Starting in 2011, the very oldest Baby Boomers became eligible for retirement. That will accelerate through the next 20 years, eventually raising the retired percent of the population to as high as 36% by 2035. Today’s apparent “crash” in workforce participation will soon be the maximum at about 64% –likely to be more on the order of 52%, using the same 12% not participating.
Why is this important? Let’s get back to income inequality, which occurs when labor is less valuable than investment. As women entered the workforce there was a larger pool of labor to draw from, putting downward pressure on wages. It’s simply a matter of supply and demand – more people looking for work means you can pay less, as everyone knows they can be replaced by someone hungry on the outside. That ended in the 1990s, the time when it was almost possible to imagine income inequality leveling off and maybe one day retreating. But then this Depression hit.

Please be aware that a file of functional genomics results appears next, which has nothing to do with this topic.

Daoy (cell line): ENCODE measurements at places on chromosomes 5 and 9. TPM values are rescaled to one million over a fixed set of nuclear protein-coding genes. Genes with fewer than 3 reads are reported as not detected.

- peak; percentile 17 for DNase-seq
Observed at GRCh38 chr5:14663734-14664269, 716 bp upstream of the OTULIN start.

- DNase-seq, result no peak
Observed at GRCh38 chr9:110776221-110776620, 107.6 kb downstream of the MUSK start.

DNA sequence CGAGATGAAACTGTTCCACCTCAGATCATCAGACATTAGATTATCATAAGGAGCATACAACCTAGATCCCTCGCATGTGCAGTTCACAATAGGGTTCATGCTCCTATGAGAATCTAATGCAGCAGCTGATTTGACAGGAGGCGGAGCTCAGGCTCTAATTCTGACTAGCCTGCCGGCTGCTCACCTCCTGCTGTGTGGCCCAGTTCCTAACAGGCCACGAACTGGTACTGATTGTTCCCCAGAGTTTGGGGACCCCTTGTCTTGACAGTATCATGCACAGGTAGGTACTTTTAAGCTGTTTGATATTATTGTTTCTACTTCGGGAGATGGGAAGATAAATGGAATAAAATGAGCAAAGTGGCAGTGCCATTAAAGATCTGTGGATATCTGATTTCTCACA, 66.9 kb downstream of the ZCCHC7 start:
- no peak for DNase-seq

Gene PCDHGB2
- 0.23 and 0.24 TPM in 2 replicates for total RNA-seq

We can be sure that the workforce is going to start contracting, meaning that while there are fewer jobs to go around the relative number of people who can fill them must contract. At some point, we can see a logical equilibrium – and upward pressure on wages. That might be what it takes to reverse the inequality out by around 2020 or later, after this Depression eases around 2017 or so.
There’s a catch, however. Whereas half of each household was often voluntarily out of the workforce in 1968, the next economy will have retirees to support. Will each family take care of their own? Or will it mean that higher wages will be met with higher taxes for Social Security?
That’s the situation that we can reasonably expect as the demographic trends continue to work their way through. What we do know is that workforce participation will continue to pull back from an all-time high as retirees become a larger share of the population. In the past, Barataria has called for an acceleration of this trend as a way of ending the Depression.
In any case, we can expect upward pressure on wages in the future and, as a result, an improvement in income inequality. The decision today is how we set ourselves up to manage this developing trend.